By using biometrics for authentication, companies can create security systems that are based on unique identifiers.
Thanks to a pivotal year for the cybersecurity space — defined by a flurry of major online breaches that affected millions of users globally — an expert believes the need for increased security measures will continue into 2020.
For some, these increased security efforts could mean the end of one of online security’s oldest institutions: the password. At least that’s what James Stickland, CEO of Veridium, argues for.
Stickland has said the password concept is an “outdated, costly method of authentication” that often leaves users susceptible to digital attack.
Veridium is a biometric authentication company providing businesses with biology-based identification solutions to protect employee and company data.
In using biometrics — the distinctive, measurable characteristics identify one person from another — for authentication, companies can create security systems that are based on unique identifiers.
According to Stickland, compromised passwords made up 61 percent of data breaches in 2019 and with the expansion of the 5G network, said to be up 100 times faster than the existing cellular network, the speed of data theft is likely to surge in 2020.
In Stickland’s view, the potential adoption of biometrics could usher in a new standard in the cybersecurity space as breach attempts are expected to become more frequent and sophisticated, easing the weight off of the already established and overburdened password ecosystem.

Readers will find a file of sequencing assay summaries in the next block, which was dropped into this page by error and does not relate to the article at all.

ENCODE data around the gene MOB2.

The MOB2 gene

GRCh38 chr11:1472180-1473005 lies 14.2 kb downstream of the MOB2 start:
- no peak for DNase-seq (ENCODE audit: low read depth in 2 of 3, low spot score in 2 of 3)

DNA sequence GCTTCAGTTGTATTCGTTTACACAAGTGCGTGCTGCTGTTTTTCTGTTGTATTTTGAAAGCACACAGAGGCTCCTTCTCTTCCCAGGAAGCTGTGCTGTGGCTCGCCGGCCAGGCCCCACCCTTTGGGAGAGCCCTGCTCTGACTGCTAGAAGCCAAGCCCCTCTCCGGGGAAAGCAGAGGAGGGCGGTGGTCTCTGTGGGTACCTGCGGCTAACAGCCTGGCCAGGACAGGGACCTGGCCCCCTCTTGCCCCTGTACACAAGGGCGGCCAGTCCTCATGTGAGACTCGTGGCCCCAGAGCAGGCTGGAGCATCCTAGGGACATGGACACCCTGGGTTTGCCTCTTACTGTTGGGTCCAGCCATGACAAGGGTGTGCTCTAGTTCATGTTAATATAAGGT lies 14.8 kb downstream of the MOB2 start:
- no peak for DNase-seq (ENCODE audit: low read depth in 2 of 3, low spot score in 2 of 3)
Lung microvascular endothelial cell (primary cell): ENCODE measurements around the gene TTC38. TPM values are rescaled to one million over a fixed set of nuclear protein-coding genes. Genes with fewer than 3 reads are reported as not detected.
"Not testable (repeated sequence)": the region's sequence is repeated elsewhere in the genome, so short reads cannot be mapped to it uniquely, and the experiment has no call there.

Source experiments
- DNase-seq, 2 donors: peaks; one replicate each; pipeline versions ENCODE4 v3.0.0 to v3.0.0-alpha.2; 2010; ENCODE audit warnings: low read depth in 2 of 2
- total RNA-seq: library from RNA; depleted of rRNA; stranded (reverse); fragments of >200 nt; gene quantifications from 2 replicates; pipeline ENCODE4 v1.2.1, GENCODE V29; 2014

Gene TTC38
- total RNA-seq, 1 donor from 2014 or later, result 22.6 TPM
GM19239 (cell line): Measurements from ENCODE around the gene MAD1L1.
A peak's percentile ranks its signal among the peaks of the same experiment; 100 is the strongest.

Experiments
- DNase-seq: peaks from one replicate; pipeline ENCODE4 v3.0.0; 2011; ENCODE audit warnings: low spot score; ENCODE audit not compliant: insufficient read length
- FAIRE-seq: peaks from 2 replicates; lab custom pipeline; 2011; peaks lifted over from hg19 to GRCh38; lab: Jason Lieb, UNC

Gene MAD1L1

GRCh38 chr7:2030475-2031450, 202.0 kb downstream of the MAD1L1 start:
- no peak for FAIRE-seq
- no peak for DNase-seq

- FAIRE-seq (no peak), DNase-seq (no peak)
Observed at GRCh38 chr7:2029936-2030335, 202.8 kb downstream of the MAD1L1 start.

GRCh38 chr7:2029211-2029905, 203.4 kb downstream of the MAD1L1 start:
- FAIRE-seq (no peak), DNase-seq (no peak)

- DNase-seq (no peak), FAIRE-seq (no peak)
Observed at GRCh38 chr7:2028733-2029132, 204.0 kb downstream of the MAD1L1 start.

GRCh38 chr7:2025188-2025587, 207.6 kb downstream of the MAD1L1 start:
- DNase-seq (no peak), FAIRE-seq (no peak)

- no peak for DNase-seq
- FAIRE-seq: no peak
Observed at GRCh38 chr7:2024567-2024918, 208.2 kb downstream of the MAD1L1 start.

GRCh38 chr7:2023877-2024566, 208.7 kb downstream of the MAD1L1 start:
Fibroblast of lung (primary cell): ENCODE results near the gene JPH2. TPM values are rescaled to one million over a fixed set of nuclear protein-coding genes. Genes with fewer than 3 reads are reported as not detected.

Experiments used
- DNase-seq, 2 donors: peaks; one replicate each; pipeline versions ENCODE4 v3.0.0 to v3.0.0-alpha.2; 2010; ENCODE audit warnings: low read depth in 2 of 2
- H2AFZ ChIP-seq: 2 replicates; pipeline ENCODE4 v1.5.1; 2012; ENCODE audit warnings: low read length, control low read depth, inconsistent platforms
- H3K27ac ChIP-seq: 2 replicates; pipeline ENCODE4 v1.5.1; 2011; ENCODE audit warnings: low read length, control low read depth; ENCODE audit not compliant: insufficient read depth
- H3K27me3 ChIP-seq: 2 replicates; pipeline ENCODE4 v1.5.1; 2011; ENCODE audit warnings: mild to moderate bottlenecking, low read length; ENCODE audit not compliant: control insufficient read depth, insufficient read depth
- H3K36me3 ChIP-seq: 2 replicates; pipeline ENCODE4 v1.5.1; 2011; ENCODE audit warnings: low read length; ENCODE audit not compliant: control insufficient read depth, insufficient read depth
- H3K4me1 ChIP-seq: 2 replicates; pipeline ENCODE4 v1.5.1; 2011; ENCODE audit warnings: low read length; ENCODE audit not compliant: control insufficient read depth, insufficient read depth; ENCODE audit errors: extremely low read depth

Stickland spoke to the Investing News Network (INN) about the catalysts that could lead to the password’s demise as well as other trends he believes will shift the focus onto biometric cybersecurity.
The following interview has been edited for clarity and brevity. Continue reading for more of what Stickland told INN.
INN: Do you think that companies today are taking note of the increased challenges in protecting consumers from the emerging threats?
JS: I think they’re not fully prepared, if I’m brutally honest. If I’m investing in companies that are publicly traded or privately held, I want to understand the security posture of the institution I’m working with. If I’m downloading an application, I should care about the security posture and the security standards that are being adopted.
When we see market caps being affected by breaches in data by institutions, I now really care as an investor. And I care because we’re putting the data of our customers and the data of our employees at risk. And that really is one of the key fundamentals of the reason why companies can be successful.
I think that yes, people are talking about security. I think it’s active in every board agenda and every conversation and dialogue. But the challenge is I’m not sure if it’s necessarily as heightened as it could be or if we’re prepared for future-based security challenges that we will see through 2020 and beyond.
INN: Are there any particular industries you think would most benefit from a biometric security system or a two-point authentic authentication system?